Dealing with vine weevil

Posted: Monday 27 October 2014
by Adam Pasco

Walking past my pots of sedum one day, every single stem had come away from the compost, and I immediately recognised the cause. Vine weevil!

I’m very fond of growing plants in patio pots for seasonal colour. I like to move them about to ring the changes, and group them for added variety and impact.

Hardy perennials provide great value, producing long-lasting displays, and with luck returning year after year as they grow bigger and flourish. Some of my favourites in recent years have included miscanthus and other grasses, hardy gerbera, fuchsias and an increasing collection of sedum.

The succulent leaves of sedum vary widely, from deep purple to glaucous greys and greens. The striking flower heads attract an endless queue of insect visitors like bees and butterflies, enjoying nectar from late summer well into autumn.

But this autumn some of my succulent sedum, now in their third year, haven't perfomed very well. Walking past my pots one day, every single stem had come away from the compost, and I immediately recognised the cause. Vine weevil!

Beneath the surface, vine weevil grubs have been enjoying a diet of sedum roots all summer. Now that autumn has arrived their voracious feeding has actually completely destroyed the root system, severing every stem from the roots so they’ve simply lifted free of their anchorage and fallen away.

A little gentle excavation through the compost revealed dozens of fat C-shaped vine weevil larvae, satiated on the delicious sedum I’d so generously provided for them to dine out on!

It’s too late to save these particular plants. The damage is done, but I’ve emptied the pots into a deep tray for blackbirds to scratch away and feed on.

From experience I know vine weevil larvae are partial to tuberous begonias, strawberries and fuchsias, among many others. I do occasionally discover an adult vine weevil beetle, and as every one of these is female and capable of laying eggs it’s obvious that they’ll have discovered some suitable plants to infest.

I'm disappointed, yes, but I’ll take this as a warning to take measures to control and prevent vine weevil attack next year. Compost can be treated with either a chemical drench or with biological pest control nematodes, killing any larvae present before they destroy even more plants!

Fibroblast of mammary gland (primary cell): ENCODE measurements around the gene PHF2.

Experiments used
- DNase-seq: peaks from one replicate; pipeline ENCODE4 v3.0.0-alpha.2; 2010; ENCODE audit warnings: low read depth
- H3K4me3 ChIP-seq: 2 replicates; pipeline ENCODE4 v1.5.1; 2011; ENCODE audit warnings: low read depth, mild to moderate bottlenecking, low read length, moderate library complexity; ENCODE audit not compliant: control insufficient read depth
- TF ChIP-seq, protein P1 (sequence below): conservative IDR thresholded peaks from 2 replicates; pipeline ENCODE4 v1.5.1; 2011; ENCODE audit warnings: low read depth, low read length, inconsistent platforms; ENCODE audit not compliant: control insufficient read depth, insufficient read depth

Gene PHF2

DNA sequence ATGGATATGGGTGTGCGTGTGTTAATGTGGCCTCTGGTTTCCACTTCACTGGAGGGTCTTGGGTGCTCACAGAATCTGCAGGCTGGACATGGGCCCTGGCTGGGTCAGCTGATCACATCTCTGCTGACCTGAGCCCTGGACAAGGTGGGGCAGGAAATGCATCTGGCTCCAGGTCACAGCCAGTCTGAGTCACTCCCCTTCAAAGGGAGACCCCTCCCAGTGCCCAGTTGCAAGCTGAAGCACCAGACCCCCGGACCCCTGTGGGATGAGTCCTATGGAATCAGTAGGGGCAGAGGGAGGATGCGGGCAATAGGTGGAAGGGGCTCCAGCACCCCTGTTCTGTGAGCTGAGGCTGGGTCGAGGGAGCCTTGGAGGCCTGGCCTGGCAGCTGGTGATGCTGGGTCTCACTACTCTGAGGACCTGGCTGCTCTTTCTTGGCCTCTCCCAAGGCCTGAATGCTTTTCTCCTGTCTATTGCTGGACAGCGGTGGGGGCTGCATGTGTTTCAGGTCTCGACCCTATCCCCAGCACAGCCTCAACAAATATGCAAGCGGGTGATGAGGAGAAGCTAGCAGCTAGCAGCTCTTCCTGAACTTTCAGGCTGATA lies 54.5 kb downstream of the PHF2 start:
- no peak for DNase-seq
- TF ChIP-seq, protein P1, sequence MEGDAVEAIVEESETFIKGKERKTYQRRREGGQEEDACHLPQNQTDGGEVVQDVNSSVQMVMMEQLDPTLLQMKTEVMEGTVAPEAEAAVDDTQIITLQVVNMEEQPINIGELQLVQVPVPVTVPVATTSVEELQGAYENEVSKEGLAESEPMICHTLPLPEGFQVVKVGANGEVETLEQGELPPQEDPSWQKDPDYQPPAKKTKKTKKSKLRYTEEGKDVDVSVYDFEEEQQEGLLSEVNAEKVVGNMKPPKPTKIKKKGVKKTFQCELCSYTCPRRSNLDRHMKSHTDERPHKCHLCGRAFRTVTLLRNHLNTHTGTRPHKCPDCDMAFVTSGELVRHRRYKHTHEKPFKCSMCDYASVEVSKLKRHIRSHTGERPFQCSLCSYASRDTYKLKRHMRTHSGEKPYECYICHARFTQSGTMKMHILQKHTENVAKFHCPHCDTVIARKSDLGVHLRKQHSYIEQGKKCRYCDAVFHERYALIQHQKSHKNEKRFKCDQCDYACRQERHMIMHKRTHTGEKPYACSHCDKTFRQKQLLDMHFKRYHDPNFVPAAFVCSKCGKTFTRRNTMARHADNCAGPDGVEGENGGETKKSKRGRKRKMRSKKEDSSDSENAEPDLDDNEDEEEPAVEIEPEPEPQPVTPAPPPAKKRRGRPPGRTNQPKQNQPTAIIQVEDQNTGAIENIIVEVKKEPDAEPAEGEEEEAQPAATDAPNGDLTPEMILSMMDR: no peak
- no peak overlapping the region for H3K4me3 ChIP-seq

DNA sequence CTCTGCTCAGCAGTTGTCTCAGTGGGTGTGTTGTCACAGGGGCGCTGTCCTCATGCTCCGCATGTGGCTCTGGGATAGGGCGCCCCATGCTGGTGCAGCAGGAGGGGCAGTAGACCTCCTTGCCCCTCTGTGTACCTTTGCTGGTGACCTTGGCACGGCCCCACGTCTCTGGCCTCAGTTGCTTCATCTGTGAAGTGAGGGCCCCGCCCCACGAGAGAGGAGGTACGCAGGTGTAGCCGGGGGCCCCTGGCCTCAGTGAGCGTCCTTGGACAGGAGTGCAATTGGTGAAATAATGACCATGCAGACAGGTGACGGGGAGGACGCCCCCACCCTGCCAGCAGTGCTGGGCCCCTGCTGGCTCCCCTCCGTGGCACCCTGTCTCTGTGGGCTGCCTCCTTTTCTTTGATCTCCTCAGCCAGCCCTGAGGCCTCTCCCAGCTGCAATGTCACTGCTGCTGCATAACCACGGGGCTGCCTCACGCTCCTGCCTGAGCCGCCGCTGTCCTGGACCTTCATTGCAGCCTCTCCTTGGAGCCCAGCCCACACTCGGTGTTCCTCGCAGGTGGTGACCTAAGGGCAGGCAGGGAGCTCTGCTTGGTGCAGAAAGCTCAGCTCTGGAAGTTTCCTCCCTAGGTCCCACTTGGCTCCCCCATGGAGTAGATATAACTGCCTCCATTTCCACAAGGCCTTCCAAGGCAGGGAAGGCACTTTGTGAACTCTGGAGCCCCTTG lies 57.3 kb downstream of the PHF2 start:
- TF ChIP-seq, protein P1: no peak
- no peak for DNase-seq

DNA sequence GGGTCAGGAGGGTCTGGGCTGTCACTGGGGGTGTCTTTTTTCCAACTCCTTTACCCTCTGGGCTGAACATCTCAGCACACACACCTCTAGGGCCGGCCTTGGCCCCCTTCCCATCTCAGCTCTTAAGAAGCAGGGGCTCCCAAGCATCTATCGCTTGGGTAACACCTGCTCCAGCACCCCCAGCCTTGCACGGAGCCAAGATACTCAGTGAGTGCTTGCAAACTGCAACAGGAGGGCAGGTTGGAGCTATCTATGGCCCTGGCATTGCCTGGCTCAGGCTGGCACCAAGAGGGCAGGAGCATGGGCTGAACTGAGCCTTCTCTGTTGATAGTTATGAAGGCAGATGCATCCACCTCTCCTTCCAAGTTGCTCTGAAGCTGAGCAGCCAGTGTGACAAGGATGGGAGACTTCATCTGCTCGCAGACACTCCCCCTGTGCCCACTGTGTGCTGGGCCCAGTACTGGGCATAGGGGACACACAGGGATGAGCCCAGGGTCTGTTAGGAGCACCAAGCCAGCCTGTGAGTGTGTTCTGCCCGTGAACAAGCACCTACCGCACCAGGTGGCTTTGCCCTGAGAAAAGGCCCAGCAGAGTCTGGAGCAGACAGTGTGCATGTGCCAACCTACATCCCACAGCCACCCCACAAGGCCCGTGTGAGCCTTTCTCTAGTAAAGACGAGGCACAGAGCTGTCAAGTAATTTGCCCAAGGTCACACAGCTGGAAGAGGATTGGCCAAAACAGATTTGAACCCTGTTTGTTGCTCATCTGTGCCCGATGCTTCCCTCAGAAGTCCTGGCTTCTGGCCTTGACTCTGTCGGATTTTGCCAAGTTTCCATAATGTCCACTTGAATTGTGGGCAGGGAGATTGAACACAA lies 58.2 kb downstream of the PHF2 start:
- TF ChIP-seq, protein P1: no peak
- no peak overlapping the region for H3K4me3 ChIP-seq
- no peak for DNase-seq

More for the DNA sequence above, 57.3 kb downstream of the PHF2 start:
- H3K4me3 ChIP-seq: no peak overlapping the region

Once again I’ve learnt my lesson … prevention is better than cure.

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Talkback: Dealing with vine weevil
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jenny wren 10/11/2014 at 08:44

I stopped using primulas in my tubs for this reason, so I decided on a decorative small conifer and heuchera with a few cyclamen bulbs. Alas the heuchera had to be replaced, although one did last a year longer than the other, and most of the cyclamen went the same way.

Hostafan1 10/11/2014 at 10:13

in my last garden I gave up on heuchera because of vine weevil.

Chrissy the gardener 10/11/2014 at 10:14

You can always use a product called Provada especially for treating against vine weevil unless you are apposed to using chemicals.

you just mix it with water and water the soil in the pots, it then seeps into the soil the vine weevil grub ingests it and dies.

Lyn 10/11/2014 at 10:16

I have found them in Heucheras, Fuchsias, begonias, just tipped out the fuchsias to save for next year, always repot them as there is usually some in there. I put them all in a pot and put them out for the birds.

Berghill 10/11/2014 at 10:55

Also helps if you use a non-peat compost and put a grit layer of at least 2 inches depth on top of the pots.

Single stem plants may be protected by putting a circle of plastic (like the things used to protect cabbage plants against cabbage root fly) round the stem. The weevil lays its eggs on or just around the base of the plant and if it cannot reach soil, it goes elsewhere.

Both Sedum and Heucheras can be re-grown very easily from the eaten remains. Just treat the pieces as cuttings. They both root very easily.

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